Requirements for End-to-Middle Security for the Session Initiation Protocol (SIP)
RFC 4189

Document Type RFC - Informational (October 2005; No errata)
Last updated 2013-03-02
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IESG IESG state RFC 4189 (Informational)
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Responsible AD Allison Mankin
Send notices to gonzalo.camarillo@ericsson.com, dean.willis@softarmor.com, rohan@ekabal.com, ono.kumiko@lab.ntt.co.jp, kumiko@cs.columbia.edu
Network Working Group                                             K. Ono
Request for Comments: 4189                                  S. Tachimoto
Category: Informational                                  NTT Corporation
                                                            October 2005

              Requirements for End-to-Middle Security for
                 the Session Initiation Protocol (SIP)

Status of This Memo

   This memo provides information for the Internet community.  It does
   not specify an Internet standard of any kind.  Distribution of this
   memo is unlimited.

Copyright Notice

   Copyright (C) The Internet Society (2005).

Abstract

   A Session Initiation Protocol (SIP) User Agent (UA) does not always
   trust all intermediaries in its request path to inspect its message
   bodies and/or headers contained in its message.  The UA might want to
   protect the message bodies and/or headers from intermediaries, except
   those that provide services based on its content.  This situation
   requires a mechanism called "end-to-middle security" to secure the
   information passed between the UA and intermediaries, which does not
   interfere with end-to-end security.  This document defines a set of
   requirements for a mechanism to achieve end-to-middle security.

Table of Contents

   1. Introduction ....................................................2
      1.1. Conventions Used in This Document ..........................2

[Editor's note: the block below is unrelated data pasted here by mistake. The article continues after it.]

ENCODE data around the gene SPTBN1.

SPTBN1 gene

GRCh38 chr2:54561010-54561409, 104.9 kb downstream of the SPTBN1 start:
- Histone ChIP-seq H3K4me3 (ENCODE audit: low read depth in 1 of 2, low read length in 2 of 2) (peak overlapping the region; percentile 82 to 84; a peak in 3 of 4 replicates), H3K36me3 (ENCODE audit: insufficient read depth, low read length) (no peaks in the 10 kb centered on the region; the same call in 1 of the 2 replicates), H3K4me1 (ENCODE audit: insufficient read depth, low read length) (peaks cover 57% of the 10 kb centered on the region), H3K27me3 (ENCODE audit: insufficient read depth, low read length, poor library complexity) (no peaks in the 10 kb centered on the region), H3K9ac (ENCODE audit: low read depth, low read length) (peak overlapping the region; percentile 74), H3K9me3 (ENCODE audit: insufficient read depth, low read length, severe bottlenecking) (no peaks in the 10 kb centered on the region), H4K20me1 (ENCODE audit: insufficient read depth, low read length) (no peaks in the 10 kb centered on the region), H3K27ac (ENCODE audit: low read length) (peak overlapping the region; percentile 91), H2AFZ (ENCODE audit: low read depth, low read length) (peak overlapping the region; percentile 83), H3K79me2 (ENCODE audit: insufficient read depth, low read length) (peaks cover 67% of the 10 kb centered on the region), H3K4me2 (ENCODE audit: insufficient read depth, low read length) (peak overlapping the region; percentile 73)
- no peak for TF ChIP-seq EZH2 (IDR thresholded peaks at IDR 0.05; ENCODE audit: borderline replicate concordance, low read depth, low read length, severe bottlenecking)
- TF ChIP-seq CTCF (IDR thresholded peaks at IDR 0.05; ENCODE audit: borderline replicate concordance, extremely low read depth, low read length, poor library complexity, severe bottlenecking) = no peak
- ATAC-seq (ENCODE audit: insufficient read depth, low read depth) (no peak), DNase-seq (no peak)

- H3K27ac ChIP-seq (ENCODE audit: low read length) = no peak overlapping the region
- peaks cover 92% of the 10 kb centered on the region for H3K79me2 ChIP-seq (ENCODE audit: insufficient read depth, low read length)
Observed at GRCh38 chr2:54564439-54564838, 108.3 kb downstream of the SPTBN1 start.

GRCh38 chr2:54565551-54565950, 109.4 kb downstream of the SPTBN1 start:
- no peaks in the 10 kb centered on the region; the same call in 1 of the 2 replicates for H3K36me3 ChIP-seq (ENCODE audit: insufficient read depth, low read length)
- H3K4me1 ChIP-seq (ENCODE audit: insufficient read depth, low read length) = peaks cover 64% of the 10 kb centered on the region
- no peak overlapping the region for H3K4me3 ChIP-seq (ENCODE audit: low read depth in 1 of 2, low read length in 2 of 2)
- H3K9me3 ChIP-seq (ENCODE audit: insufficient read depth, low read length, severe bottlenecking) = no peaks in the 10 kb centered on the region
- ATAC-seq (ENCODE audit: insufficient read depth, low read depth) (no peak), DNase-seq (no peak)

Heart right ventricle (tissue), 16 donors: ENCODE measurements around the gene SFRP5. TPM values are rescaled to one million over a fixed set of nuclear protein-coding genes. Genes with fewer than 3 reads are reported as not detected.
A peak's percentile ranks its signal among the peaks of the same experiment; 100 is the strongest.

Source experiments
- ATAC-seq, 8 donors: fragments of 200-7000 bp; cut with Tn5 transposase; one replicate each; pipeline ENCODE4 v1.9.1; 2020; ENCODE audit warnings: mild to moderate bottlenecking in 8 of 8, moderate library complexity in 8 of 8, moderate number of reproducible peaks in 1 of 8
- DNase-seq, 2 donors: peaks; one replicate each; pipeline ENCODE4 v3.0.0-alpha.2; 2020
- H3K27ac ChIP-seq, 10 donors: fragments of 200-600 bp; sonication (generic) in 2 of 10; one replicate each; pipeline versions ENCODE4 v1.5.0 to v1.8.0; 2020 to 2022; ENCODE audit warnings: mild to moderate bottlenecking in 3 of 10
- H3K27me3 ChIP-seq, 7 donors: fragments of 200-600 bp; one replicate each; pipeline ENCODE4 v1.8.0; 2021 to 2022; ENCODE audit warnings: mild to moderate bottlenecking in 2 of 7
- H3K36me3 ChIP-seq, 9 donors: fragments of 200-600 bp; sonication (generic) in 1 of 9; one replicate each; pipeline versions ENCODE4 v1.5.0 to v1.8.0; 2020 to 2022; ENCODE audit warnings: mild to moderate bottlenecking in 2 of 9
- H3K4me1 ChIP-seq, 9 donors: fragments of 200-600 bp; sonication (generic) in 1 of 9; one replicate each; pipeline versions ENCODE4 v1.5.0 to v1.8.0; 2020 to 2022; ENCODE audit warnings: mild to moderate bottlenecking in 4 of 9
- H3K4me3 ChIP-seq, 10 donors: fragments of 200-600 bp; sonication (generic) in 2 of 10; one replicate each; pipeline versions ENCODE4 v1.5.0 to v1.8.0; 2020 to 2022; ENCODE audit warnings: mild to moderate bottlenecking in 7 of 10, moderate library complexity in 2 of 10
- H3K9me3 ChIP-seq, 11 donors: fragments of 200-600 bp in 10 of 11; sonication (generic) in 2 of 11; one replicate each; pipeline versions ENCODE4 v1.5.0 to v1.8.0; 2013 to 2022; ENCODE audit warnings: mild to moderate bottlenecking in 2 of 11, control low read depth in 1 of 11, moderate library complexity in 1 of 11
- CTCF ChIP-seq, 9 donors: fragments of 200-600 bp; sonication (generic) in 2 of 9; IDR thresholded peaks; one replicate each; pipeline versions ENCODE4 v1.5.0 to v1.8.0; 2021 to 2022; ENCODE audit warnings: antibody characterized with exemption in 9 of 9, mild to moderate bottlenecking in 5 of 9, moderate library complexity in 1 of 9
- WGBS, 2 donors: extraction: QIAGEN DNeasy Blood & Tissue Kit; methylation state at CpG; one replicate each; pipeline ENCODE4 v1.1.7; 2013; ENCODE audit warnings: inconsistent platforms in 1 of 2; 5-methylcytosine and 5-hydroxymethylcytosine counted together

2. Use Cases .......................................................2
      2.1. Examples of Scenarios ......................................2
      2.2. Service Examples ...........................................4
   3. Scope of End-to-Middle Security .................................6
   4. Requirements for a Solution .....................................6
      4.1. General Requirements .......................................6
      4.2. Requirements for End-to-Middle Confidentiality .............7
      4.3. Requirements for End-to-Middle Integrity ...................7
   5. Security Considerations .........................................8
   6. Acknowledgments .................................................9
   7. References ......................................................9
      7.1. Normative References .......................................9
      7.2. Informative References .....................................9

Ono & Tachimoto              Informational                      [Page 1]
RFC 4189          End-to-Middle Security Requirements       October 2005

1.  Introduction

   The Session Initiation Protocol (SIP) [2] supports hop-by-hop
   security using Transport Layer Security (TLS) [3] and end-to-end
   security using Secure MIME (S/MIME) [4].  Use of TLS assumes that a
   SIP UA trusts all proxy servers along its request path to inspect the
   message bodies contained in the message, and use of S/MIME assumes
   that a SIP UA does not  trust any proxy servers to do so.

   However, there is a model in which trusted and partially-trusted
   proxy servers are mixed along a message path.  The partially-trusted
   proxy servers are only trusted to provide SIP routing, but these
   proxy servers are not trusted by users to inspect its data, except
   the routing headers.  A hop-by-hop confidentiality service using TLS
   is not suitable for this model.  An end-to-end confidentiality
   service using S/MIME is also not suitable when the intermediaries
   provide services based on reading the message bodies and/or headers.
   This problem is described in Section 23 of [2].

   In some cases, a UA might want to protect its message bodies and/or
   headers from proxy servers along its request path, except from those
   that provide services based on reading its message bodies and/or
   headers.  Conversely, a proxy server might want to view the message
   bodies and/or headers to sufficiently provide these services.  Such
   proxy servers are not always the first hop from the UA.  This
   situation requires a security mechanism to secure message bodies
   and/or headers between the UA and the proxy servers, while disclosing
   information to those that need it.  We call this "end-to-middle
   security".

1.1.  Conventions Used in This Document

   The key words "MUST", "MUST NOT", "REQUIRED", "SHALL", "SHALL NOT",
   "SHOULD", "SHOULD NOT", "RECOMMENDED", "MAY", and "OPTIONAL" in this
   document are to be interpreted as described in RFC-2119 [1].

2.  Use Cases

2.1.  Examples of Scenarios

   We describe here examples of scenarios in which trusted and
   partially-trusted proxy servers both exist in a message path.  These
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